It is a typical French primary school scene. The walls are adorned with posters – Know Your Alphabet, Times Tables Made Easy – and the chalkboard has a large clock drawn on it. Books, colouring equipment and learning aids are scattered around. But the room is full of adult Afghan men, refugees from the so-called Calais jungle; the school a makeshift single classroom, housed in a tent of tarpaulin and chipboard.
We are at Jungle Books: a school, library and space for children in the camp. Having separated from their families, fled forced conscription and war, travelled thousands of miles and crossed dangerous seas, the men now find themselves sitting in a tight semi-circle learning the English verb 'to go'. The jungle is a haunted place, but this is a moment of escape, and everyone has seemingly forgotten where they were.
The task of learning a new language at the age of 40 is a hard one, but as Abdul, one of the students here, says, when you've fled bombs and bullets in Afghanistan, when you've sold your house to finance crossing a dangerous sea with a blow-up pool toy for a life jacket, you'll realise "you have the courage to do anything."
The students here help each other. Those who are more fluent act as translators, bridging the gap between teachers who can only speak English and students who can't. The task of learning how to ask for the time in English becomes a group-learning exercise.
During this hour, refugees are not burdened by the everyday stresses and strains of being homeless and penniless. They have a space to be themselves and learn what they want – in northern Europe's biggest refugee camp, education is providing the real refuge.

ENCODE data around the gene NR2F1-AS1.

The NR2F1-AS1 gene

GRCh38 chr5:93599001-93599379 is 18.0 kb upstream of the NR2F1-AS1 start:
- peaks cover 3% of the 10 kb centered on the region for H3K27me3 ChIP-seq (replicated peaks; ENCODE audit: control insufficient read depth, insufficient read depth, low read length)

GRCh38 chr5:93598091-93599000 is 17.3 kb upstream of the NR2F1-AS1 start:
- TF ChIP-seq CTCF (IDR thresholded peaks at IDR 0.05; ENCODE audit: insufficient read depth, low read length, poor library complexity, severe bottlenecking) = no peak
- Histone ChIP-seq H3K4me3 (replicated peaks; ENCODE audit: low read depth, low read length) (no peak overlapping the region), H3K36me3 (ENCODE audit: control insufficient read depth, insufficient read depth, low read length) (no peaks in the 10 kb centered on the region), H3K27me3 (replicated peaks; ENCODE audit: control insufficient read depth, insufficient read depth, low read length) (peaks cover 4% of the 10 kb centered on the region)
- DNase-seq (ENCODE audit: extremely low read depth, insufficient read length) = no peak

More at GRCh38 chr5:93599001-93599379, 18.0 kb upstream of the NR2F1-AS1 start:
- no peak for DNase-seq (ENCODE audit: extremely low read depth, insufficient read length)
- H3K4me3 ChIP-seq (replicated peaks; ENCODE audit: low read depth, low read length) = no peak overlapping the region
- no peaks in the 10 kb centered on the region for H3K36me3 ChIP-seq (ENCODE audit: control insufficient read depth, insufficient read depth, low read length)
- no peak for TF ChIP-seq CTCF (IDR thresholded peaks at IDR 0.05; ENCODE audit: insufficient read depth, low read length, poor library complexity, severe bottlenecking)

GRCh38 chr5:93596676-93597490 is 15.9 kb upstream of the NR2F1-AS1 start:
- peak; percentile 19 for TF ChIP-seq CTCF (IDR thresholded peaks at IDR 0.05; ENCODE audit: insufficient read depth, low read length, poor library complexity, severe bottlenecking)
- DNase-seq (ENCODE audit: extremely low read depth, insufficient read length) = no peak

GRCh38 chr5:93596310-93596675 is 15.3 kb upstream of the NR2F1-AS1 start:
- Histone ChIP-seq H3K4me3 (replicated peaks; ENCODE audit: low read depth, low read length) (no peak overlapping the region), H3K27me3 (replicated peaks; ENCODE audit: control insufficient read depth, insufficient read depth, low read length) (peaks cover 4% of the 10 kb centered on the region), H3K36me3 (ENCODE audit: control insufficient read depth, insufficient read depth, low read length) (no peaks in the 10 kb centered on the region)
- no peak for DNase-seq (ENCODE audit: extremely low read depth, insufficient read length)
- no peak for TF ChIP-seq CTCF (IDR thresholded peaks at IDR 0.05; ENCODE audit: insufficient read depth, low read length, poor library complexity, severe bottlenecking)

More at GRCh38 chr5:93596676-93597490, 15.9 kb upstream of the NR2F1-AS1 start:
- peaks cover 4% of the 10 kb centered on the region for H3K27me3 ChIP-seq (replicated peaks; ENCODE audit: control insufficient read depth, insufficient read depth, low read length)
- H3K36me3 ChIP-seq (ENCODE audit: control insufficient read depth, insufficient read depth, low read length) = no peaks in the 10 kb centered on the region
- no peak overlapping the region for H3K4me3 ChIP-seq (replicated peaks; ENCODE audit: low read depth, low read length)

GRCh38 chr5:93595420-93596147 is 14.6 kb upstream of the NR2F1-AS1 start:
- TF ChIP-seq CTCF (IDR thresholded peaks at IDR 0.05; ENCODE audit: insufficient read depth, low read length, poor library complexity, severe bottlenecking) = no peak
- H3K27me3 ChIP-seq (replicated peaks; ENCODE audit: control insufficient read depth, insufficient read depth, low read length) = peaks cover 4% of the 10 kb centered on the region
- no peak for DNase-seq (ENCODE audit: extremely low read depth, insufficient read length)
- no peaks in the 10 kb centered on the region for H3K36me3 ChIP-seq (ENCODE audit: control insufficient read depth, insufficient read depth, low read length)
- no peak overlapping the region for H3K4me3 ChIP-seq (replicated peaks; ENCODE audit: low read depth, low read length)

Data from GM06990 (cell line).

How do you create a proper schooling system in a place dependent on food aid? "It's easier than you think," one of the volunteers, Fergal, says. "You have the best starting point: a populace that wants to learn, to learn lots, and to learn now… the rest is just pens and paper."
At the next lesson of the day, an open, English conversational class, Naqib – a 27-year-old pharmacist from Kabul – speaks. He fled Afghanistan in fear for his life and in just three months learned to speak fluent English. He's now the head librarian at Jungle Books. "I have learned a lot in three months," he says, "but I always want to learn more. Once you stop learning there is no point, if you continue to learn you can change everything."
Ruth, a volunteer from England, describes her role. "As a teacher it's like nothing I've experienced before: you are constantly on your toes, people can stand up and leave at any point, it's up to you to keep the lesson relevant… there's no exam, no qualification at the end, everyone here is learning what they need to learn to survive. They are the most engaged pupils I've taught."
Maybe there is a movement rising from the mud. Cataclysm has forced many into a situation of extreme poverty, and education offers an escape from that, a clear path in a new direction. A verb, a clock face, pictures of body parts and fruit and veg allow migrants to break free from their circumstances and, albeit just for a few hours a day, forget their predicament.
As Naqib puts it: "Never stop learning, when you stop learning you stop thinking, you stop experiencing and you stop feeling."